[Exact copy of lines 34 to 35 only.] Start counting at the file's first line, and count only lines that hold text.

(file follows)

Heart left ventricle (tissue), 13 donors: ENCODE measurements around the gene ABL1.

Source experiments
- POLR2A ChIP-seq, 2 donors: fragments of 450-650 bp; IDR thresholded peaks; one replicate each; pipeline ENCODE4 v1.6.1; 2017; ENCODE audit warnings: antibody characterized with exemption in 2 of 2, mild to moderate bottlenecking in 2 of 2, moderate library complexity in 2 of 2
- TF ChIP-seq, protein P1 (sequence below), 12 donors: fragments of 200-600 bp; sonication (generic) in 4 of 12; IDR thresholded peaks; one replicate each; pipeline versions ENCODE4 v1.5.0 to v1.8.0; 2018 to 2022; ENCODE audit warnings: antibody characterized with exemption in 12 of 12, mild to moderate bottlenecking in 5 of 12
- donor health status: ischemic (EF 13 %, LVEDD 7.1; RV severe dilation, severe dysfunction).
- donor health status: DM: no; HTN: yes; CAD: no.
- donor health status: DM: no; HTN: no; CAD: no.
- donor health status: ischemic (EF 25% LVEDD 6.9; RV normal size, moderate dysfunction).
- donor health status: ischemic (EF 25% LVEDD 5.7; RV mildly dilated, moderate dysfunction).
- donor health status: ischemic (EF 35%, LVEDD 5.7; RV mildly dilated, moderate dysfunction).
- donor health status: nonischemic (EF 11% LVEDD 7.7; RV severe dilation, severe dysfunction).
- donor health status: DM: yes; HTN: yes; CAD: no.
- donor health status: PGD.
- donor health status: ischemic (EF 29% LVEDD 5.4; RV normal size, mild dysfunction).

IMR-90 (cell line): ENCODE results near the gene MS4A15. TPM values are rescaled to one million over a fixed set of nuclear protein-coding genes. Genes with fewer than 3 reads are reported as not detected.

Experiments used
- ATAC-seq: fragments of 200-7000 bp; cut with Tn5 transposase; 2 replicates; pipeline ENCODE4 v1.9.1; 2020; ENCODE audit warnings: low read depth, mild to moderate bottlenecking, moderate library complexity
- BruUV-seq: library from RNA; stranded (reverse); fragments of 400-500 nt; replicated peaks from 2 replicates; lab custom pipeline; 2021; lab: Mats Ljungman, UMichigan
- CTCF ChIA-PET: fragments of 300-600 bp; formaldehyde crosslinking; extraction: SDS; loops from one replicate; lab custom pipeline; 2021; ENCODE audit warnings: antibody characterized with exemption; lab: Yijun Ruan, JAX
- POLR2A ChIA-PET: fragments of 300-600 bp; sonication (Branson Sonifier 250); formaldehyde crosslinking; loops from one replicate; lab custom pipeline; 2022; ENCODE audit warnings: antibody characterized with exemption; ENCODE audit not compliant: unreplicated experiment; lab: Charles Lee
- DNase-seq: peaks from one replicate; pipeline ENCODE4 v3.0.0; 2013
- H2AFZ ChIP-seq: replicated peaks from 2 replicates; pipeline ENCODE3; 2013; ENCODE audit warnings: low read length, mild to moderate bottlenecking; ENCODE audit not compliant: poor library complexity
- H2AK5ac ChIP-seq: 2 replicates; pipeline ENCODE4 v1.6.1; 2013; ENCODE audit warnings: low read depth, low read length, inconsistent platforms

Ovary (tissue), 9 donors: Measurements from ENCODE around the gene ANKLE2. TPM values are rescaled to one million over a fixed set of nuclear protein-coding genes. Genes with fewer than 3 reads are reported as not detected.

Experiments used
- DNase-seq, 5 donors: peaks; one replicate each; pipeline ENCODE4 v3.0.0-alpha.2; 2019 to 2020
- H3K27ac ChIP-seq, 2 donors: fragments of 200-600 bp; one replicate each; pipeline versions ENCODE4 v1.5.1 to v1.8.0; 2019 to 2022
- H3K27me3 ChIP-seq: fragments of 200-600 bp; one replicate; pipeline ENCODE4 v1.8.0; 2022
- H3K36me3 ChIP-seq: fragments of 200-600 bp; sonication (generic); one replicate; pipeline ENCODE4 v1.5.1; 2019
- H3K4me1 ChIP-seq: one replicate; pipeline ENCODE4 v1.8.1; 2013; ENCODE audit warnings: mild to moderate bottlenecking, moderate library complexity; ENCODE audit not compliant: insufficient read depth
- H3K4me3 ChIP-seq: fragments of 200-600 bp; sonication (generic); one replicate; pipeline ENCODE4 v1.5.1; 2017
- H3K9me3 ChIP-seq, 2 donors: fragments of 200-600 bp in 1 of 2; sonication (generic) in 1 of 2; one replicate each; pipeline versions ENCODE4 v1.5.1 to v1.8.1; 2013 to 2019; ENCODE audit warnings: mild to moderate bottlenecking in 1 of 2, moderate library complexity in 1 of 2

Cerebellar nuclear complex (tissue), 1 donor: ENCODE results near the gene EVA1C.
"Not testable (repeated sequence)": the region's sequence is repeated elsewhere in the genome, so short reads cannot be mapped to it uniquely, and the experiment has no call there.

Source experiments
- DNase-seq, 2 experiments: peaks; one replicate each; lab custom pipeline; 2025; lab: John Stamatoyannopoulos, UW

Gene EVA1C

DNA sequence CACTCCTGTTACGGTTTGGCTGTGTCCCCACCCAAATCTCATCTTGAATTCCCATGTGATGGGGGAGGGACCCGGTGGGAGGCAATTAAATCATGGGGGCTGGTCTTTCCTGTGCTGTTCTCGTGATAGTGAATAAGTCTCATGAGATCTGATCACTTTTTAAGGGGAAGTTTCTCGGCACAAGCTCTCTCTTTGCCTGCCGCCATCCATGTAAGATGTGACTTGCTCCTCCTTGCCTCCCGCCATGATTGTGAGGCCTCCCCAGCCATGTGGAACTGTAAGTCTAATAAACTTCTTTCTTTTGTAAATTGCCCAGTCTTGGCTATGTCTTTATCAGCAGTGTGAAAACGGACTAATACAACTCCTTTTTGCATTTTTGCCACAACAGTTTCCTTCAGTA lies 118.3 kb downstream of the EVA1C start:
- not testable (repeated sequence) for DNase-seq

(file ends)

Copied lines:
"Not testable (repeated sequence)": the region's sequence is repeated elsewhere in the genome, so short reads cannot be mapped to it uniquely, and the experiment has no call there.

Source experiments